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Phascolosoma lurca (P. lurca) and Uca coarctata (U. coarctata) species and their organs were examined and studied to determine their osmoregulatory ability using the density of extracellular fluid (ECF) as a measure of ionic and osmotic concentration. Body fluids are denser than water which has a specific gravity of 1, plus solutes. Through the examination of the two organisms, P. lurca is an osmoconformer and U. coactarta is an osmoregulator.


Osmoregulation is the physiological process that all organisms of any habitat use to maintain their water balance and internal salt for several different reasons such as, compensating for water loss, avoiding excess water gain, and maintaining a proper osmotic concentration of the body fluids (Saladin, 2010). This process is derived from osmosis, however is much more complex. Osmosis is the diffusion of water down its cavity gradient through a semipermeable membrane.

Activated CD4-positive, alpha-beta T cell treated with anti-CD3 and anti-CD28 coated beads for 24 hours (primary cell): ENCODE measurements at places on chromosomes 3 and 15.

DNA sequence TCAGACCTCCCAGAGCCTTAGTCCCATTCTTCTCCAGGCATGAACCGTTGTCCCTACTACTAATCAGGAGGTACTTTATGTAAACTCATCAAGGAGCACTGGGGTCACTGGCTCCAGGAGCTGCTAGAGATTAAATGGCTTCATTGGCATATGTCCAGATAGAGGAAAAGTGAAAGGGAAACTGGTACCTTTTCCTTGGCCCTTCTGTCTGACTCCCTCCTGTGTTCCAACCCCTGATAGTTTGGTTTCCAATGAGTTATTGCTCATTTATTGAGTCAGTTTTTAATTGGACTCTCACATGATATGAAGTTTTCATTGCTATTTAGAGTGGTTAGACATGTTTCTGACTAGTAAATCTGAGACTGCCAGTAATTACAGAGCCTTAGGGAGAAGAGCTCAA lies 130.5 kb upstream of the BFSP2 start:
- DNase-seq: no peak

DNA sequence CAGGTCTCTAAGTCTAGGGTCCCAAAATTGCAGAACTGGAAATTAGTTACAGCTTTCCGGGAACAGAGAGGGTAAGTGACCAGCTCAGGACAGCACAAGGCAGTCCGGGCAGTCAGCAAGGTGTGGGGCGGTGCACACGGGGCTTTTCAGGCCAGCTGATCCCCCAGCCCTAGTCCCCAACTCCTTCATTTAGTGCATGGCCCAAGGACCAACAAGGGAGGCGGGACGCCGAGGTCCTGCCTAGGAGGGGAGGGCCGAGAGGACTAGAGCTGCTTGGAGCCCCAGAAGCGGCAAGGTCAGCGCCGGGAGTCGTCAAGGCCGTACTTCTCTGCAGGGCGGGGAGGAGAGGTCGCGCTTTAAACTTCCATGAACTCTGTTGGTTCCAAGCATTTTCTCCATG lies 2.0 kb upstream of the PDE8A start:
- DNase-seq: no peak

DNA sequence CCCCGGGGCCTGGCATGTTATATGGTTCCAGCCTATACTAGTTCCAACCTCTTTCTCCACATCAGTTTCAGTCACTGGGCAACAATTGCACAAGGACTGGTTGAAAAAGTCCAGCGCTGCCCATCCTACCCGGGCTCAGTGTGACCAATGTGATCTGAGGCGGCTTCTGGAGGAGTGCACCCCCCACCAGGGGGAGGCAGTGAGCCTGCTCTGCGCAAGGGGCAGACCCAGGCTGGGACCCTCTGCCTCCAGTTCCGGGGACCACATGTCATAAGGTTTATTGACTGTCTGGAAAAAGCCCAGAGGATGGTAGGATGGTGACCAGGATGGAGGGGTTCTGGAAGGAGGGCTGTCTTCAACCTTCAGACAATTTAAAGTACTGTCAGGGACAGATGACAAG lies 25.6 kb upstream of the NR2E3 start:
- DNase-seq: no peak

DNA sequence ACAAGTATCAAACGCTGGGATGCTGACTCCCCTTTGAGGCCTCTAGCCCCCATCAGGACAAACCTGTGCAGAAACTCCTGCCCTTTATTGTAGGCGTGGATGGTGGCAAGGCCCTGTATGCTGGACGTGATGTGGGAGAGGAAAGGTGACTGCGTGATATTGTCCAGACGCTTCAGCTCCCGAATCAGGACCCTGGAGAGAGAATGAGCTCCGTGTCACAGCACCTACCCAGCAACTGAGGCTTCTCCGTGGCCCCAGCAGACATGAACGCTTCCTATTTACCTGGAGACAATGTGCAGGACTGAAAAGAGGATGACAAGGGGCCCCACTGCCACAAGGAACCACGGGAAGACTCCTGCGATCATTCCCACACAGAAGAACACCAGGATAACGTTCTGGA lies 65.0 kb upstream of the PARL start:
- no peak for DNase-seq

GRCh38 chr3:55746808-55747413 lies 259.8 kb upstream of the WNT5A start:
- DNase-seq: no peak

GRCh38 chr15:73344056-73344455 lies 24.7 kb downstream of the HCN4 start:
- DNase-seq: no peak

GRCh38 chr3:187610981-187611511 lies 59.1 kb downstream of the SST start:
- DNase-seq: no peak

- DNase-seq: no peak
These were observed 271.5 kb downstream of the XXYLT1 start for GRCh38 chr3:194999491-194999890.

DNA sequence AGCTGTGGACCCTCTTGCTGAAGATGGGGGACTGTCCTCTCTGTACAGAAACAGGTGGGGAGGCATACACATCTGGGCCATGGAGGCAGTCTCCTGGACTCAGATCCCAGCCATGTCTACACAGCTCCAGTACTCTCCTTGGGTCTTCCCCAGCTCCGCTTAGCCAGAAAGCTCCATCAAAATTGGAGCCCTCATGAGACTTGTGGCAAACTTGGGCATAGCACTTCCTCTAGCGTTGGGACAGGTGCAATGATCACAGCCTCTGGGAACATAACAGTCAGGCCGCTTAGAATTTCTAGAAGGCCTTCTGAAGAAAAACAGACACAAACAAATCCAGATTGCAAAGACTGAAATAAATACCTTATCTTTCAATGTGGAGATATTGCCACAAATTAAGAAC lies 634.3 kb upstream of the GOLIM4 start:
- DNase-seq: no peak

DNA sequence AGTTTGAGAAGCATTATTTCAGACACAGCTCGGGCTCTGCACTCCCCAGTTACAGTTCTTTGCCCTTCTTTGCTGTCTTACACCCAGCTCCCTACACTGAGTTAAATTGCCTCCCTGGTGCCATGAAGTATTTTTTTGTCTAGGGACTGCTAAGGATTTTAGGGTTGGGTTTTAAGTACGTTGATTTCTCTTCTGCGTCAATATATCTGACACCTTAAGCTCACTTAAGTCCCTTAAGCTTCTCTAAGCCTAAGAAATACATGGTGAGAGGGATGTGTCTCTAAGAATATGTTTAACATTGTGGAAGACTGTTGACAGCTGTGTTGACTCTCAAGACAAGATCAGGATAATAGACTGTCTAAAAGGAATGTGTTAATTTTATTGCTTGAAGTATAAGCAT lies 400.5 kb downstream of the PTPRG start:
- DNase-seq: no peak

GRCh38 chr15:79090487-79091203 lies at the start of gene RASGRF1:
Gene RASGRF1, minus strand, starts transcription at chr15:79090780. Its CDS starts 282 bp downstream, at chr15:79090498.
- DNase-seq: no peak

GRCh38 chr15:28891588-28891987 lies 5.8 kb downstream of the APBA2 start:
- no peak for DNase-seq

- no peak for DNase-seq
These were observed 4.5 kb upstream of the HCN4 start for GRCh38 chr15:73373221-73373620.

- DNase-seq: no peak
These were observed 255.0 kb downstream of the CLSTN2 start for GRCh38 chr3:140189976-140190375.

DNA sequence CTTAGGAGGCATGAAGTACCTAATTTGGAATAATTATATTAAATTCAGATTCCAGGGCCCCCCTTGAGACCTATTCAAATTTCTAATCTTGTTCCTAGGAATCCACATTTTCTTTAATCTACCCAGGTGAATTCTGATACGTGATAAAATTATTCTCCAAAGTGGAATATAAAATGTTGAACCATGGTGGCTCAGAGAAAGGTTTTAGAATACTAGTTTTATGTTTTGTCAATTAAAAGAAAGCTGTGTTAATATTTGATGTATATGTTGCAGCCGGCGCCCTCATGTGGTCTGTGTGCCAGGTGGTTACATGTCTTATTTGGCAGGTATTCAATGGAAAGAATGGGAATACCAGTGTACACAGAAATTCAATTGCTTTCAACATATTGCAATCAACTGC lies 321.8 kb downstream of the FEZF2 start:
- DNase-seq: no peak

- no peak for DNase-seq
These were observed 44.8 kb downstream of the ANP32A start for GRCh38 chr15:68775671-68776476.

The aim of the experiment was to determine whether P. lurca (Phylum Sipuncula) was an osmoconformer and U. coarctata, a fiddler crab (Phylum Arthropoda, Subphylum Crustacea) was an osmoregulator (School of Marine and Tropical Biology, 2010).

It was hypothesised that P. lurca is an osmoconformer with a soft-body while U. coarctata is an osmoregulator and has a thick cuticle. This was predicted due to the fact that both species inhabit local salt water creeks and salinity levels fluctuate throughout the year. Osmoconformity occurs within an animal if the osmotic concentration of the body fluids equals that of the medium (Miller & Harley, 2005). However, an animal that maintains its internal concentrations different to that of its surrounding environment is an osmoregulator. In order to find P. lurca and U. coarctata and their means of osmoregulatory ability, the specific gravity of the animal’s extracellular fluid (ceolomic fluid) needs to be found....
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